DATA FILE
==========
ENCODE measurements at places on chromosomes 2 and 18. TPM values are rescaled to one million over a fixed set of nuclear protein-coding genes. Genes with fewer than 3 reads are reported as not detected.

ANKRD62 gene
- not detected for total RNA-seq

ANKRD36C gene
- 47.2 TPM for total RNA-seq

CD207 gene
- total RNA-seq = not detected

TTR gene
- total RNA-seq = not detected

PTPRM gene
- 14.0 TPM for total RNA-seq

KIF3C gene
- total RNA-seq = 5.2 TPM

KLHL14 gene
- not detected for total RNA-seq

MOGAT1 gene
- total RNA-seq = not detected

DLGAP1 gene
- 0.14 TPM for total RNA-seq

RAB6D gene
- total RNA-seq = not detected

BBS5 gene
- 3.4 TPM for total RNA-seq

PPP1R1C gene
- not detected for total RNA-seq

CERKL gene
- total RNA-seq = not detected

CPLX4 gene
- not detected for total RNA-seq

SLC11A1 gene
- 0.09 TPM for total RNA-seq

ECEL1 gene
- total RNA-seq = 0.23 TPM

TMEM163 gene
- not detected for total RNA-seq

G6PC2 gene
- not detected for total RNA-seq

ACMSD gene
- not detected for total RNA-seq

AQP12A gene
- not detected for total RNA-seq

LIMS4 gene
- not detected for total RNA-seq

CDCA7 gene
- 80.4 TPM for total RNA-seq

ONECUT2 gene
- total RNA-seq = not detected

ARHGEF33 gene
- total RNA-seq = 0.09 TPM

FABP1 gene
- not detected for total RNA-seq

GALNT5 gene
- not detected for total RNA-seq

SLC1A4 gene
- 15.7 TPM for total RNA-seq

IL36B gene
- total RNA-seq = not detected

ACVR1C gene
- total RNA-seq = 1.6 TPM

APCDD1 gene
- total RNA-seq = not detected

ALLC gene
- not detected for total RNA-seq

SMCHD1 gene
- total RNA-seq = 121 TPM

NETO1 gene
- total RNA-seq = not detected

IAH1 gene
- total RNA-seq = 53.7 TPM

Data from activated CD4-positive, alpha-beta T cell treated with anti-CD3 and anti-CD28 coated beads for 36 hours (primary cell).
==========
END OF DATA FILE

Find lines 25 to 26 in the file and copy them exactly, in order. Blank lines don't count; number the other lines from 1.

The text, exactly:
- not detected for total RNA-seq

CERKL gene